A Scottish rugby player is calling for a national programme to raise awareness of the dangers of taking performance-enhancing drugs.
Cael Scott, 29, says taking drugs such as steroids has become normalised amongst young men, despite many knowing very little about what the side-effects may be. He says this is fuelling a mental health crisis in Scotland and worries there could also be drastic long-term physical effects.
Scott, who is from Dumfries and plays with Glasgow Raptors, says he became concerned when he noticed how many people at his gym were taking performance-enhancing drugs to look and perform better.
“There is constant pressure on young men to look like Marvel superheroes and it is not talked about enough,” he says. “It feels like there is no public health campaign on what the side effects of these drugs are and why they are a problem, and there are no efforts to combat this.”
While efforts have been made globally to stamp out performance-enhancing drugs in elite level competitive sport, Scott says it is completely accepted amongst those who go to the gym for fitness or to look good.
He also believes this is a uniquely young person’s issue as well, estimating around 75 per cent of those taking performance-enhancing drugs are under the age of 30.
“Once you have been going to the gym for a while, you start to plateau,” he says. “If you mention that to someone, they will probably suggest using steroids to get through that.
“It has become normalised because they are just going to the gym for fitness and aesthetics. There’s not the incentive of sportsmanship, so it is not taboo like it is in other sports.”
Some of the most recognisable performance-enhancing drugs are steroids. But it is not just steroids that are becoming popular amongst gym goers.
A new drug called selective androgen receptor modulators, commonly known as SARMs, are becoming a popular alternative to steroids – but they are unlicensed and unregulated.
Scott says: “People think because they are not steroids, they can get all the benefits and no harm with SARMs. But some of them come with warnings they are not for human consumption, but they are sold online with the expectation they will be.
“When you are buying random stuff online, you don’t know what you are getting.”
Scott has now submitted a petition to the Scottish Parliament asking the SNP-Green Government to create a national public information programme to raise awareness of the potential impact of taking steroids, SARMs and other performance-enhancing drugs.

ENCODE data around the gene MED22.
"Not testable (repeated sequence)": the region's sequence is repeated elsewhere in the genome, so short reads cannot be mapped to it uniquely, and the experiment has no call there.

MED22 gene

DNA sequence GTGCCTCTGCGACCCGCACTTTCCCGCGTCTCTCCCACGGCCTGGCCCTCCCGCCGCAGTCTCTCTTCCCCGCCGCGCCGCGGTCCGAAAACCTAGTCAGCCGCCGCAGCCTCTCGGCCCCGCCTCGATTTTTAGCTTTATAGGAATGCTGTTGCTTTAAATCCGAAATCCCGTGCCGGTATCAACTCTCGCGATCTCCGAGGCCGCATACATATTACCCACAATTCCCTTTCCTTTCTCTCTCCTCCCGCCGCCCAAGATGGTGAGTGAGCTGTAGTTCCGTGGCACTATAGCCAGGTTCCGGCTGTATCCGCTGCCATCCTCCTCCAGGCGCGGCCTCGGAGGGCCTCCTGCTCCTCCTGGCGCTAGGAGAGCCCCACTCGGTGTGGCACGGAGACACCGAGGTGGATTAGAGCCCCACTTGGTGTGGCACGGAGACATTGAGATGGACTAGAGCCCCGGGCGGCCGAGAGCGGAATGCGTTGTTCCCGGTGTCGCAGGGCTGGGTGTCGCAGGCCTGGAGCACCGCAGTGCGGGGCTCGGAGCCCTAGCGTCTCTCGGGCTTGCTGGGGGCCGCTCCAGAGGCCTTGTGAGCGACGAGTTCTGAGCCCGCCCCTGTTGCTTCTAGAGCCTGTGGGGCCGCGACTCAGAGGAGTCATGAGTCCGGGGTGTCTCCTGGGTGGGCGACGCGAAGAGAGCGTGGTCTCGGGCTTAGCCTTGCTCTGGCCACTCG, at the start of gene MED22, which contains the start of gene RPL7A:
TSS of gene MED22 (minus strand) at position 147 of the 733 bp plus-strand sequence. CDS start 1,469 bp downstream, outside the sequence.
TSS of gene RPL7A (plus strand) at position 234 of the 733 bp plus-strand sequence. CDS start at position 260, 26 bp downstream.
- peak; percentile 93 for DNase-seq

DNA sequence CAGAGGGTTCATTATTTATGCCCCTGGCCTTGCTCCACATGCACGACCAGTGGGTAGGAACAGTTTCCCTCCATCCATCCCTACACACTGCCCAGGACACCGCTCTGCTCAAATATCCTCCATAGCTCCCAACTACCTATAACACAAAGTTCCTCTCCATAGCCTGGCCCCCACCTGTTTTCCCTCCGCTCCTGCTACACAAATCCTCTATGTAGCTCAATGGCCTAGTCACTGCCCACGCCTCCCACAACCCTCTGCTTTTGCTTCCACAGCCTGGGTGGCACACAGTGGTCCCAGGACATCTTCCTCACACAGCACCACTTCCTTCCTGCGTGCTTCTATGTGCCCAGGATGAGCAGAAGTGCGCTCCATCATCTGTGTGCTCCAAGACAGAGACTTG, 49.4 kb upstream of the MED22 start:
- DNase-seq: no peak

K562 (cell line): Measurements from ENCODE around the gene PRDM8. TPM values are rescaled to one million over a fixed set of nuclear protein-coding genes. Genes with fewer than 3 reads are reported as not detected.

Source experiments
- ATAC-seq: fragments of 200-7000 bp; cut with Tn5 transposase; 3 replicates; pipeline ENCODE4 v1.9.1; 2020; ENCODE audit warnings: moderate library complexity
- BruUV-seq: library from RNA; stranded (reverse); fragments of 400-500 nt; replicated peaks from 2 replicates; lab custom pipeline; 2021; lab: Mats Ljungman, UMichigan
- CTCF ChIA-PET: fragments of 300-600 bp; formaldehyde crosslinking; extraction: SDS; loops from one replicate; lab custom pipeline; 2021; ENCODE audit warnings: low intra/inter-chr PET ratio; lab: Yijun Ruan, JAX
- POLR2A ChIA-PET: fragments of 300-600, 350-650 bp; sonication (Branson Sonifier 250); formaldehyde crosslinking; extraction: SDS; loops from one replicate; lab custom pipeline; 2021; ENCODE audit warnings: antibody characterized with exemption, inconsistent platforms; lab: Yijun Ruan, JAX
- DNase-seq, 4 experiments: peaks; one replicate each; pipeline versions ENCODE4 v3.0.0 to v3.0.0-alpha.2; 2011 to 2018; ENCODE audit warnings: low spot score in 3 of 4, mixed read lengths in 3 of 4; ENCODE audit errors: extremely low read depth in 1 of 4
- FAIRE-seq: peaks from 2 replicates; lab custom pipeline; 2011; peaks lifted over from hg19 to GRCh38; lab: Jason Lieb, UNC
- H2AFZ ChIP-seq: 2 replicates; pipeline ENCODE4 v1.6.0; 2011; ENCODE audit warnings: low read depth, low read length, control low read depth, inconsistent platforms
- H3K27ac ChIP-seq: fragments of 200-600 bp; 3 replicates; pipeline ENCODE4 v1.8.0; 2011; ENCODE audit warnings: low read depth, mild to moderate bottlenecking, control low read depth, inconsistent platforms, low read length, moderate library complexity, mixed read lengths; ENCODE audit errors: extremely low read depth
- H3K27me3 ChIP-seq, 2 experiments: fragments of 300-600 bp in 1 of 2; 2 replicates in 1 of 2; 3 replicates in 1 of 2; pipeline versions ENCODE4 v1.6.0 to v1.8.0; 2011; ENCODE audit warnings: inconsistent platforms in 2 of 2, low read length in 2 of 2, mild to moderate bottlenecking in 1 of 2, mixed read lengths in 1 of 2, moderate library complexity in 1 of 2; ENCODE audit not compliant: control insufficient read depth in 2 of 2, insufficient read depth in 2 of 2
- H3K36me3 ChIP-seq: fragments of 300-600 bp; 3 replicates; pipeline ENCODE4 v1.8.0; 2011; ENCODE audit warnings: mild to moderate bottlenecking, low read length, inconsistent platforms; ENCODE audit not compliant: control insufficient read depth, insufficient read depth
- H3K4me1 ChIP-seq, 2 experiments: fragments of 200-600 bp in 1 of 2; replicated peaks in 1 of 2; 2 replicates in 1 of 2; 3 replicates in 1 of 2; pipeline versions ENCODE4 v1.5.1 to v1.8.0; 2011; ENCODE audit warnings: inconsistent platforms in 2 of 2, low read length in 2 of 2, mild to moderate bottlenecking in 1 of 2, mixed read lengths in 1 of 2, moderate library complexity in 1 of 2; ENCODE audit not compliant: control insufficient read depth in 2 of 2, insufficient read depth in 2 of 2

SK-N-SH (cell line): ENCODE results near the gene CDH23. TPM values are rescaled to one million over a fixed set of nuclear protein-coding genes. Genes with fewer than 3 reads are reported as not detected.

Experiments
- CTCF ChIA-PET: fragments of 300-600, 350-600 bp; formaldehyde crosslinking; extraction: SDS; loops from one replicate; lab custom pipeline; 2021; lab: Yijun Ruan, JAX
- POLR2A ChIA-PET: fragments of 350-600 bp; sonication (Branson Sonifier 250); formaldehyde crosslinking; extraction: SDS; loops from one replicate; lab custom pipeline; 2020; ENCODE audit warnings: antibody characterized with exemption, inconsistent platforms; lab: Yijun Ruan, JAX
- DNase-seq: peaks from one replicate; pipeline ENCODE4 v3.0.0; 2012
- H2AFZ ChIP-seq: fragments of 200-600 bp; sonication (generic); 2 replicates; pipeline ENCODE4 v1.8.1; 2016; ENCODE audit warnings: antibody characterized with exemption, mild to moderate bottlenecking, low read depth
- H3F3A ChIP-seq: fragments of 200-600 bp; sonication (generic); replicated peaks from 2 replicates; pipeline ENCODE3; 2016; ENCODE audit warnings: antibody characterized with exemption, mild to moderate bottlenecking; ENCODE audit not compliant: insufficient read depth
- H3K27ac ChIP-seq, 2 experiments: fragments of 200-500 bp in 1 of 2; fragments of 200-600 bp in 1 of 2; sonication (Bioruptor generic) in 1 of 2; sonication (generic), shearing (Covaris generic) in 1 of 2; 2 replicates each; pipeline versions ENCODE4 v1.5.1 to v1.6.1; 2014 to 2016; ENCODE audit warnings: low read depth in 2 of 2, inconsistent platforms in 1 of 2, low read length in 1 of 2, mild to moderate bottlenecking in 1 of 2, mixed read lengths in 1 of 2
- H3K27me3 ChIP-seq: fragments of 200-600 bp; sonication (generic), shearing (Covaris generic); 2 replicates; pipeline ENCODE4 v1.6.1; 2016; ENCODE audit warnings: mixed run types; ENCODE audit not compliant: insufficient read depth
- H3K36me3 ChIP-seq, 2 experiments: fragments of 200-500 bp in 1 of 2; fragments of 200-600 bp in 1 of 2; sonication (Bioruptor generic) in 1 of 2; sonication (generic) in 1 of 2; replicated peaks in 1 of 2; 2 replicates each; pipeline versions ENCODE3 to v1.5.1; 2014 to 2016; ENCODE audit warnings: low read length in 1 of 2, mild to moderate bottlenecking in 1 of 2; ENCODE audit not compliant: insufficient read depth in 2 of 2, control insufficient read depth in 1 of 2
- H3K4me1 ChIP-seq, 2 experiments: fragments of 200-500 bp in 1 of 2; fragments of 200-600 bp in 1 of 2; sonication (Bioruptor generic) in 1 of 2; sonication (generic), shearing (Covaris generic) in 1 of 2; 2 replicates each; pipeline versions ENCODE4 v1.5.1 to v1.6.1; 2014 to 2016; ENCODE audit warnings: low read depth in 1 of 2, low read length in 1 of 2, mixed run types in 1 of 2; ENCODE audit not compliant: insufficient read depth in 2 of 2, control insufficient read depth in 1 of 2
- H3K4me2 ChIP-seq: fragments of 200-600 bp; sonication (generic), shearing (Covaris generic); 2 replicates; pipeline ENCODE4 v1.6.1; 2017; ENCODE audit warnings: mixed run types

He says the Government should have a particular focus on young people and work with gyms up and down the country when creating this awareness programme.
Another suggestion is to encourage those who do use performance-enhancing drugs at the gym to go for regular check-ups and for a screening programme to be set up so users can test the safety of their drugs.
Scott has previously written to the Government about this issue. He says: “I was told the Government was already very focused on accidental deaths from drugs because Scotland is the worst in Europe from drug deaths. But in 20 years’ time there could be a substantial public health crisis with a bunch of people struggling with infertility and other long-term health issues because they have taken performance-enhancing drugs.
“If this normalisation of steroids had happened 15 or 20 years ago, is the NHS right now in a position to deal with these effects? No.”
Scott says changing attitudes towards performance-enhancing drugs could also have an impact on the general population’s mental health.
He said while a lot of effort has been put into combating poor body image and associated mental health issues in young women, the same has not been done for young men. Those taking drugs in the gym are experiencing the same mental health issues and poor body image, but Scott says it is “slightly rebranded”.
A sportscotland spokesperson said the organisation “does not condone the use of performance enhancing drugs of any kind in sport”.
"We work with our partners, including UK Anti-Doping and Scottish governing bodies of sport, to protect the integrity of sport in Scotland,” the spokesperson said. “We ensure that athletes and support staff have access to anti-doping education and information enabling them to make informed decisions and avoid any potential risks, as part of the clean sport agenda.”